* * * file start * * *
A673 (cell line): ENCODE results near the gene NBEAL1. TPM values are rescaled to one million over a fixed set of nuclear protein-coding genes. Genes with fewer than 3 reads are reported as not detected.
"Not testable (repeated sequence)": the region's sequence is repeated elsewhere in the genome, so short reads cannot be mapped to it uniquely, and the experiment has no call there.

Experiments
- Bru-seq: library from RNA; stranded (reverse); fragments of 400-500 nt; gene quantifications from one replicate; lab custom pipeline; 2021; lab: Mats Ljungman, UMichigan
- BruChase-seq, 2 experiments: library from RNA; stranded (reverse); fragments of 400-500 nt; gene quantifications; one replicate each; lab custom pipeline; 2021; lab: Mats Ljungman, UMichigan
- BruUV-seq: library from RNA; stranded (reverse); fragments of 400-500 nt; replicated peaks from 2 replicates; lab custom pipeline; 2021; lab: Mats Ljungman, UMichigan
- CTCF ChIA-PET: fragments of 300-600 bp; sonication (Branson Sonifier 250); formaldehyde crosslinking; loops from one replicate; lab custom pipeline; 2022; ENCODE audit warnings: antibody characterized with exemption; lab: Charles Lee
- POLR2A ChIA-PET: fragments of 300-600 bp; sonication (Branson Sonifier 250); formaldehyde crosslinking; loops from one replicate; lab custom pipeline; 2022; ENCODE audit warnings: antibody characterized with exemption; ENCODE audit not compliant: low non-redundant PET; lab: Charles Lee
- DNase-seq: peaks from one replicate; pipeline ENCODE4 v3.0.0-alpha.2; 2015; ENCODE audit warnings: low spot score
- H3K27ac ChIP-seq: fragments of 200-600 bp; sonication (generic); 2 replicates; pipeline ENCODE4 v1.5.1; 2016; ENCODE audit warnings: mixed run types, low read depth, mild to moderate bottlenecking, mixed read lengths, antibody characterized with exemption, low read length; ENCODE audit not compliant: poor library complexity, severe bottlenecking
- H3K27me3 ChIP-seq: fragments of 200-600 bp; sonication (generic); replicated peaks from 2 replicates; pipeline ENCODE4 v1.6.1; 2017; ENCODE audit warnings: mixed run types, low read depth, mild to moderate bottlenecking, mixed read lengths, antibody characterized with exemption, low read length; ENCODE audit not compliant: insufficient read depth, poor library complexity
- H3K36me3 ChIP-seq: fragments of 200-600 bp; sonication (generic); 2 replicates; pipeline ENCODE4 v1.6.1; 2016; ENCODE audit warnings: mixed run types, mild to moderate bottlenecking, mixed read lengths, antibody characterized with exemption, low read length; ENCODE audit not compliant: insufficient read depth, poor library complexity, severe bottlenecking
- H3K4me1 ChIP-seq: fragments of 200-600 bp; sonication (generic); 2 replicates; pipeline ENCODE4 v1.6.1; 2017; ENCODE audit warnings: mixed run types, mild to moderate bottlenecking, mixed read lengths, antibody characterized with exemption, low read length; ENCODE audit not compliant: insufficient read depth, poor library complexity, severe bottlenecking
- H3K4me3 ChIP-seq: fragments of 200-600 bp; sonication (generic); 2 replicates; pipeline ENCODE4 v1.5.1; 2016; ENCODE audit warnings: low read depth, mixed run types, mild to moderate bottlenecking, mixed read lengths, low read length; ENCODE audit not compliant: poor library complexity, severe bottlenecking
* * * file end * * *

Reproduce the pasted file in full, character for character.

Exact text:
A673 (cell line): ENCODE results near the gene NBEAL1. TPM values are rescaled to one million over a fixed set of nuclear protein-coding genes. Genes with fewer than 3 reads are reported as not detected.
"Not testable (repeated sequence)": the region's sequence is repeated elsewhere in the genome, so short reads cannot be mapped to it uniquely, and the experiment has no call there.

Experiments
- Bru-seq: library from RNA; stranded (reverse); fragments of 400-500 nt; gene quantifications from one replicate; lab custom pipeline; 2021; lab: Mats Ljungman, UMichigan
- BruChase-seq, 2 experiments: library from RNA; stranded (reverse); fragments of 400-500 nt; gene quantifications; one replicate each; lab custom pipeline; 2021; lab: Mats Ljungman, UMichigan
- BruUV-seq: library from RNA; stranded (reverse); fragments of 400-500 nt; replicated peaks from 2 replicates; lab custom pipeline; 2021; lab: Mats Ljungman, UMichigan
- CTCF ChIA-PET: fragments of 300-600 bp; sonication (Branson Sonifier 250); formaldehyde crosslinking; loops from one replicate; lab custom pipeline; 2022; ENCODE audit warnings: antibody characterized with exemption; lab: Charles Lee
- POLR2A ChIA-PET: fragments of 300-600 bp; sonication (Branson Sonifier 250); formaldehyde crosslinking; loops from one replicate; lab custom pipeline; 2022; ENCODE audit warnings: antibody characterized with exemption; ENCODE audit not compliant: low non-redundant PET; lab: Charles Lee
- DNase-seq: peaks from one replicate; pipeline ENCODE4 v3.0.0-alpha.2; 2015; ENCODE audit warnings: low spot score
- H3K27ac ChIP-seq: fragments of 200-600 bp; sonication (generic); 2 replicates; pipeline ENCODE4 v1.5.1; 2016; ENCODE audit warnings: mixed run types, low read depth, mild to moderate bottlenecking, mixed read lengths, antibody characterized with exemption, low read length; ENCODE audit not compliant: poor library complexity, severe bottlenecking
- H3K27me3 ChIP-seq: fragments of 200-600 bp; sonication (generic); replicated peaks from 2 replicates; pipeline ENCODE4 v1.6.1; 2017; ENCODE audit warnings: mixed run types, low read depth, mild to moderate bottlenecking, mixed read lengths, antibody characterized with exemption, low read length; ENCODE audit not compliant: insufficient read depth, poor library complexity
- H3K36me3 ChIP-seq: fragments of 200-600 bp; sonication (generic); 2 replicates; pipeline ENCODE4 v1.6.1; 2016; ENCODE audit warnings: mixed run types, mild to moderate bottlenecking, mixed read lengths, antibody characterized with exemption, low read length; ENCODE audit not compliant: insufficient read depth, poor library complexity, severe bottlenecking
- H3K4me1 ChIP-seq: fragments of 200-600 bp; sonication (generic); 2 replicates; pipeline ENCODE4 v1.6.1; 2017; ENCODE audit warnings: mixed run types, mild to moderate bottlenecking, mixed read lengths, antibody characterized with exemption, low read length; ENCODE audit not compliant: insufficient read depth, poor library complexity, severe bottlenecking
- H3K4me3 ChIP-seq: fragments of 200-600 bp; sonication (generic); 2 replicates; pipeline ENCODE4 v1.5.1; 2016; ENCODE audit warnings: low read depth, mixed run types, mild to moderate bottlenecking, mixed read lengths, low read length; ENCODE audit not compliant: poor library complexity, severe bottlenecking